In 1921, 71-year-old Mary See and her son Charles left their home in Ontario to start a new life in Los Angeles. Charles soon found a business partner in James Reed and they opened their first See’s Candies store, selling chocolate made using recipes that Mary had developed while running their family hotel in Ontario.
Little did they know that 51 years later one of the world’s greatest investors, Warren Buffett, would not only buy See’s Candies but also describe it as the perfect business.
So why is See’s Candies the perfect business?
The first reason is the quality of its product. When See’s first set up shop, it had hundreds of competitors so it had to focus on building a reputation based on quality. Mary See had a basic principle of ‘Quality without compromise’ and as such set standards high, making chocolates using only the finest ingredients. See’s immediately distinguished itself and, within a few years, had opened ten shops.
Although sugar was rationed during World War II, See’s continued to make as much high-quality chocolate as the rations would allow. People would queue around the block to buy See's chocolates, which were often sold out by noon. Despite this, all the sales staff were paid a full day’s wage.
This demonstrated See’s Candies' old fashioned philosophy that ‘if we take care of our employees, they’ll take care of the customers’. See’s customer service was every bit as good as the chocolates they created, resulting in significant customer loyalty. Chuck Higgins, See’s long-time chief executive, used to measure the company’s success by how well it satisfied its customers and See’s soon became a much loved Californian institution.
As its candies were purchased mostly as gifts, See’s would often be first in mind when Californians bought an anniversary or birthday present.
Untapped Pricing Power
A further attraction to Buffett’s purchase in 1972 (for his investment company Berkshire Hathaway (NYSE: BRK.A)) was that See’s had untapped pricing power; given the quality of See’s brand, it was selling its chocolates far too cheaply.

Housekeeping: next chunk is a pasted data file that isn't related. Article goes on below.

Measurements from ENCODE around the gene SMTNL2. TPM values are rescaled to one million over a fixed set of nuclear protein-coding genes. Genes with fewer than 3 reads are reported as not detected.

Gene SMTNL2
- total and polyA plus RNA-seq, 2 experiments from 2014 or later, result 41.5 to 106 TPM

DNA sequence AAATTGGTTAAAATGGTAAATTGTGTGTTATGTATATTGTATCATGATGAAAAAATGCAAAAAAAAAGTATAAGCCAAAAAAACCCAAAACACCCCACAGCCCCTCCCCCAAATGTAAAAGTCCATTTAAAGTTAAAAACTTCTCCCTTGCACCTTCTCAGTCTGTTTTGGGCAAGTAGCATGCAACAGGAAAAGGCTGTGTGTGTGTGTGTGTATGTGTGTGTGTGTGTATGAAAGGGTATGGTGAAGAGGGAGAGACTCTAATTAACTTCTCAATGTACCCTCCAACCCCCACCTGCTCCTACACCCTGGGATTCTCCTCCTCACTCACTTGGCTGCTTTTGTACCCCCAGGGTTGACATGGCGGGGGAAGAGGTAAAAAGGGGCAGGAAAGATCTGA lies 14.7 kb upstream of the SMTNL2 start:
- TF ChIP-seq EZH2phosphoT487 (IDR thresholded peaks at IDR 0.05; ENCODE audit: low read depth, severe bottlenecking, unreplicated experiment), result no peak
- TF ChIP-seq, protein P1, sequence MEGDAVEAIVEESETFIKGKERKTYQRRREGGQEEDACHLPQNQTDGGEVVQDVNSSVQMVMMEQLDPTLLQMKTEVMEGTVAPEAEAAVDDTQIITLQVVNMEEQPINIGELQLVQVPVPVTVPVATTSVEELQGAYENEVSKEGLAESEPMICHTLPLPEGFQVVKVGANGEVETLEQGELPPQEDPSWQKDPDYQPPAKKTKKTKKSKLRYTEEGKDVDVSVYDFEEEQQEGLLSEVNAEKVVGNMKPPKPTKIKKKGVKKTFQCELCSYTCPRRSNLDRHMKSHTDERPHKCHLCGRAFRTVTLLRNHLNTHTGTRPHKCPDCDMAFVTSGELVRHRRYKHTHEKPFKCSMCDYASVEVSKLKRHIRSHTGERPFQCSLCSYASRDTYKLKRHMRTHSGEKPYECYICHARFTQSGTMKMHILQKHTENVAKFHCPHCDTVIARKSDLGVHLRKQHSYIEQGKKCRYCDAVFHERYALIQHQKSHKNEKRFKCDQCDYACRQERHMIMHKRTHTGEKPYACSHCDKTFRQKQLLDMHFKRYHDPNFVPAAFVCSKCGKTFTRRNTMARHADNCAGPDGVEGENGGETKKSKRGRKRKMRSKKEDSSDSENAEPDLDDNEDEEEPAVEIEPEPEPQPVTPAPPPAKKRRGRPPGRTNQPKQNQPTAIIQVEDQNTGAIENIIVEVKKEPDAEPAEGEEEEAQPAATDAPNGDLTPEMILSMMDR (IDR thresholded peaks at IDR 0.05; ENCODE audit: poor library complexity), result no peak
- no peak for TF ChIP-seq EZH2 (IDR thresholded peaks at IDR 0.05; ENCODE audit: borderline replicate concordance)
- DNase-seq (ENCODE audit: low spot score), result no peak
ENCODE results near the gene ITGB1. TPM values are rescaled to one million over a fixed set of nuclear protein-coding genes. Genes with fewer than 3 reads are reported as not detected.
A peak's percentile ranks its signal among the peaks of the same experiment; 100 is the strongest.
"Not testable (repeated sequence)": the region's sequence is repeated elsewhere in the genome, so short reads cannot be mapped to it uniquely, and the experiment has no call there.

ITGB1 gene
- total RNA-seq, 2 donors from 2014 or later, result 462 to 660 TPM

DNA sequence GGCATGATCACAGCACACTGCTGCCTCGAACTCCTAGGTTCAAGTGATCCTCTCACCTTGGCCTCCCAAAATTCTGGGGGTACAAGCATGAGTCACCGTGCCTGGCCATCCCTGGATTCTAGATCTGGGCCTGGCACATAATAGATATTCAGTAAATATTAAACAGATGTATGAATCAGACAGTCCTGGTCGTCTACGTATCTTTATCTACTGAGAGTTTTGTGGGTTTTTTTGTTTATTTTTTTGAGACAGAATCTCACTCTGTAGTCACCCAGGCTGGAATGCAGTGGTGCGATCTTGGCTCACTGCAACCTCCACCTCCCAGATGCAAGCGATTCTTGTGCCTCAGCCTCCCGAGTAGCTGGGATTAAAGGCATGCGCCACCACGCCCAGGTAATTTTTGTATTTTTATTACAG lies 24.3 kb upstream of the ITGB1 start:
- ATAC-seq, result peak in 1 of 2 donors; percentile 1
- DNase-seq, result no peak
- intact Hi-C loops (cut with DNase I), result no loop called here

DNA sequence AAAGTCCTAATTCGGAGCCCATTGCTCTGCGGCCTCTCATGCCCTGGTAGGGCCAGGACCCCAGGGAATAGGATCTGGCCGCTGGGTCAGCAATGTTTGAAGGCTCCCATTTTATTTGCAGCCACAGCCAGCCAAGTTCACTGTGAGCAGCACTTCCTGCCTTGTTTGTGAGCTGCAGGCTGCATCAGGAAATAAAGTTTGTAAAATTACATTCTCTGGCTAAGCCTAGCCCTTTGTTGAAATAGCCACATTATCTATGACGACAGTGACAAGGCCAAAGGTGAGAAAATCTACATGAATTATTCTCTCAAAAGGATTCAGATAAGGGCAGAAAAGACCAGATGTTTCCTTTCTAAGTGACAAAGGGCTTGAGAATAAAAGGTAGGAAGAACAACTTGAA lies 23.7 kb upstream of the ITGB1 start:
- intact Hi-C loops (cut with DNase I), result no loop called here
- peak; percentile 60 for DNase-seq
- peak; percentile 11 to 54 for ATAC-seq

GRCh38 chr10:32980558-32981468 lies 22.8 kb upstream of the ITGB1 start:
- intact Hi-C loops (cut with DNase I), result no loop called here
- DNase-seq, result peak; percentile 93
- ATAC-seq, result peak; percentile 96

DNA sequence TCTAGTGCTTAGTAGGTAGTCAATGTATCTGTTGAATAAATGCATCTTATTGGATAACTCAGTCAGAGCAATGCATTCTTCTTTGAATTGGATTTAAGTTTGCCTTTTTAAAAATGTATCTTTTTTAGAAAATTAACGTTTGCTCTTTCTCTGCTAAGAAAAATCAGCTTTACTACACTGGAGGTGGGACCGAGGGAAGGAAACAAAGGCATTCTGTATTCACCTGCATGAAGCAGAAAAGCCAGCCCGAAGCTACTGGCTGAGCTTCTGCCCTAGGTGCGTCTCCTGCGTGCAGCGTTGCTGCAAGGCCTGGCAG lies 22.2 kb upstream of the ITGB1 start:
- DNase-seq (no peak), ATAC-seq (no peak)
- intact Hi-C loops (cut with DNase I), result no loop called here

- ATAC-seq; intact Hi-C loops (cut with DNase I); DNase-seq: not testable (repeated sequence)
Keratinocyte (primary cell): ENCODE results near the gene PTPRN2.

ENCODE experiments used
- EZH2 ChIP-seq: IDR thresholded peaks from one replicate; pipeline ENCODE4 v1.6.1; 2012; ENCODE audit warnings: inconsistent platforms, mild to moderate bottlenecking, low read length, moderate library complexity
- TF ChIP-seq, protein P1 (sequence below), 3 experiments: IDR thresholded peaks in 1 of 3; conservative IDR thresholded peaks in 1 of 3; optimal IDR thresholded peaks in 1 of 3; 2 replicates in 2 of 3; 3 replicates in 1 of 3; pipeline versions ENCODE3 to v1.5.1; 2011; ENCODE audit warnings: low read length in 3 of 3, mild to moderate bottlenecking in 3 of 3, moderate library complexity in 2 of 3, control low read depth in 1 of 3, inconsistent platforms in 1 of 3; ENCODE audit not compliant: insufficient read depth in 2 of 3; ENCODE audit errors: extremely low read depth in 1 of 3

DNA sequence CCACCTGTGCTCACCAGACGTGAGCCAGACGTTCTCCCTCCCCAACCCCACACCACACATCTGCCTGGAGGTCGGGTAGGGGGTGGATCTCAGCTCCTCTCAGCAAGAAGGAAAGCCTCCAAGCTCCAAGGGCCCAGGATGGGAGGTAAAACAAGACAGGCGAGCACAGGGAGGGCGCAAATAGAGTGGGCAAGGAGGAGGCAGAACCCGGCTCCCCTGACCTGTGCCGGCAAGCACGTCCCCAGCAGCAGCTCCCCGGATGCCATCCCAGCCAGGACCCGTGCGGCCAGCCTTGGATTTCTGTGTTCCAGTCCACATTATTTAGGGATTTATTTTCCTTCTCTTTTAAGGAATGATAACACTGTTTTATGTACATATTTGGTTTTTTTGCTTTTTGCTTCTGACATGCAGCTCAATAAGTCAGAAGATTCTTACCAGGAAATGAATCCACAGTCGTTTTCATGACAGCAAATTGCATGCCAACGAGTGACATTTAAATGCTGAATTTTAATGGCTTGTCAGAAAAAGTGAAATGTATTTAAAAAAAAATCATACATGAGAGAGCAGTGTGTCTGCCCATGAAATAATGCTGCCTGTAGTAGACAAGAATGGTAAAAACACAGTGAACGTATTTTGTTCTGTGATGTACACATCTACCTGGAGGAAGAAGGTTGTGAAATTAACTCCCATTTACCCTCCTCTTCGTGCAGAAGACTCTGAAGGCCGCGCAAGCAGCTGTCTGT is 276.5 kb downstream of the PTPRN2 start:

Berkshire Hathaway vice-chairman Charlie Munger later recalled: ‘When we bought See's Candies, we didn't know the power of a good brand. Over time we just discovered that we could raise prices 10% a year and no-one cared. Learning that changed Berkshire. It was really important.’
See’s was bought by Berkshire (via Blue Chip Stamps) in 1972 for US$25m and had US$8m of net assets. At the time, it was the company's biggest acquisition and with sales of US$31m and after-tax earnings of around US$2m, it was bought on a price-earnings ratio of around 12.5 times. Within three years, after-tax earnings had risen to US$5.1m and by 2011 pre-tax annual profit had risen to US$83m.
While See's is an excellent business, the only drawback is that it’s always going to be a small one. It might offer huge returns on capital but there is limited potential to invest additional capital through opening additional stores or building more factories. Even so, increasing profit around thirty-fold under Berkshire's ownership is no mean feat.
Despite See’s qualities, the transaction almost didn’t happen. Berkshire’s initial offer was low and Buffett and Munger were close to walking instead of increasing their offer. Happily for Berkshire shareholders a friend of Charlie Munger, Ira Marshall, intervened by saying: ‘You guys are crazy – there are some things you should pay up for, like quality businesses and people. You are underestimating quality.’ Buffett and Munger listened to the criticism and changed their minds.
Good-bye cigar butts, hello quality
The purchase ended Berkshire’s ‘cigar-butt’ investing style (that is, buying heavily discounted stocks with the hope of making one last puff of profit) and signalled a major turning point in Berkshire’s investment strategy in favour of higher quality stocks. As Buffett said, it was, ‘Good-bye cigar butts, hello quality’ and this change in strategy changed Berkshire forever.
See’s not only provided Berkshire with enormous amounts of cash to help fund further acquisitions but also provided a valuable education. As Buffett continued: ‘through watching See’s in action, I gained a business education about the value of powerful brands that opened my eyes to many other profitable investments.’
For his part, Munger believes that if it weren’t for See’s, there’s a large chance that Berkshire Hathaway wouldn’t have bought its stake in Coca–Cola (NYSE: KO). Purchased for US$1.3bn, this investment is now worth US$17bn.
So why would we want to learn about this Californian boxed-chocolate business? Investing is a lot about seeing and recognising patterns. If we know what the perfect business looks like, when one with similar qualities comes along it should certainly pique our interest.
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Disclosure: the author owns shares in Berkshire Hathaway.